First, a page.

The African leopard standing on a hill looking directly into our eyes. The descending African sun is casting the leopard’s shadow on the ground. Behind the leopard are a thick green brush and long grass. As you can see in the wildlife photograph, the leopard curls slightly it’s tail up, while looking directly into our eyes. Its tail has multiple functions, including showcasing its mood, used for communicating, displaying irritation, used in mating rituals and movements (climbing and balancing).
We compare lions with leopards. Indeed leopards like to swim, and lions do not like water. Their forelimbs are also much stronger than that of a lion. Leopards can survive without water for long periods. In the Kalahari, for example, leopards will eat succulent fruit like tsamas because of their moisture content. Undoubtedly these magnificent predators are the subject of movies, legends, and folk tales. Finding them in captivity is a common occurrence. Unlike other large cats, leopards have shorter legs than many other species. Furthermore, their body is long, and they have a relatively large skull. In this wildlife photograph, the African leopard standing on a hill shows a common tactic for predators to spot prey. They will find higher ground to scan the environment to lock their sights on a target.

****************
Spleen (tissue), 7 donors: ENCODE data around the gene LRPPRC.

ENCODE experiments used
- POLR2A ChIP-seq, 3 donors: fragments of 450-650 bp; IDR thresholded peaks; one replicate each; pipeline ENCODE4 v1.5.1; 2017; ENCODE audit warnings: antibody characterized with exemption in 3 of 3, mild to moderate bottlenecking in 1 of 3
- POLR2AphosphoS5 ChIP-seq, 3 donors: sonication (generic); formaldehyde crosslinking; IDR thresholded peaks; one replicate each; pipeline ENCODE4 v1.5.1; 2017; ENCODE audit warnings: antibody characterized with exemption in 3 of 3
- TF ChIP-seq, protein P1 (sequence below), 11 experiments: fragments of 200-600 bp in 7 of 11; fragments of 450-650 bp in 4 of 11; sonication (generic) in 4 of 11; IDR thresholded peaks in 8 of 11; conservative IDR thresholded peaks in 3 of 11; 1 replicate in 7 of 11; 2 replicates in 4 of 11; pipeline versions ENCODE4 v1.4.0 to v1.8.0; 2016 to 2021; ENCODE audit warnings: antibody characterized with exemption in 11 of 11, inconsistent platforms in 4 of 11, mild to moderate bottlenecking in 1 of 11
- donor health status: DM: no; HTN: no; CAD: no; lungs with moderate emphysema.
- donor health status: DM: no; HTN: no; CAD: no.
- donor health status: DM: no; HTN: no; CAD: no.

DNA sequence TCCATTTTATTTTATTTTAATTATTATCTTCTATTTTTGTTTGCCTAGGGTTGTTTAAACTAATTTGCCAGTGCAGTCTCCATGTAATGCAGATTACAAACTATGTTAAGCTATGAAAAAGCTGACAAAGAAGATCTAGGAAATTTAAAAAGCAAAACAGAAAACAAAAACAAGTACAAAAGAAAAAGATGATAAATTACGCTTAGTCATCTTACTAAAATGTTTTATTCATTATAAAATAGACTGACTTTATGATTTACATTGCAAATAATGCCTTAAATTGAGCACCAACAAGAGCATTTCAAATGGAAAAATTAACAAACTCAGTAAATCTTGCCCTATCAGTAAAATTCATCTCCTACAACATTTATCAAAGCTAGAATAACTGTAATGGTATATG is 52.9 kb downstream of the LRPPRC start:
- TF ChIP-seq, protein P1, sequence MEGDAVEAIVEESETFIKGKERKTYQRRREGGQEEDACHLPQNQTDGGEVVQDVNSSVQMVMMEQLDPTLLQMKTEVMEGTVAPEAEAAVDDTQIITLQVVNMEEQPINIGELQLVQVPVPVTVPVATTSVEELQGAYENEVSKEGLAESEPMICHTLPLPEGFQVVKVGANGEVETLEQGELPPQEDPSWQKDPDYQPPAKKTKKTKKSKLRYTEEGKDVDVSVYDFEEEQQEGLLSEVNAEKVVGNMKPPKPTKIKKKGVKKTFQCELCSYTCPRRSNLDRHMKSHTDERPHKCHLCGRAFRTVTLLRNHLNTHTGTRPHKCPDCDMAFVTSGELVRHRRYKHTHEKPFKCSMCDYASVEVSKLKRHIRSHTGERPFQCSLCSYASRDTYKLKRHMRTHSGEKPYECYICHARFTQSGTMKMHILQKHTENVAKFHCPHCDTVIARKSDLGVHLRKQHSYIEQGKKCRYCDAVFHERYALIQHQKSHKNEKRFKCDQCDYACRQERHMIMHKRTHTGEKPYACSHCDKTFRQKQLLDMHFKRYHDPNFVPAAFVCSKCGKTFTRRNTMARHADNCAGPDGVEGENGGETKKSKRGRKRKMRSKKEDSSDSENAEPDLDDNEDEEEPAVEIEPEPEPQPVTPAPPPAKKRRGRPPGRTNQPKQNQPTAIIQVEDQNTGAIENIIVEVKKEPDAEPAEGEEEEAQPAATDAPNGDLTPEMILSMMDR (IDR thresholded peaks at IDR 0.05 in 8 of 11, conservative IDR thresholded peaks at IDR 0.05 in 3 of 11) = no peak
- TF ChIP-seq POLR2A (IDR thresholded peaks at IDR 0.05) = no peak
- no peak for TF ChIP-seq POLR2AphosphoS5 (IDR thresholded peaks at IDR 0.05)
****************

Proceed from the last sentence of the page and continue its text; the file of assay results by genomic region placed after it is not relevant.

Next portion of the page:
The leopard, Panthera pardus, is in category vulnerable on the IUCN red list.
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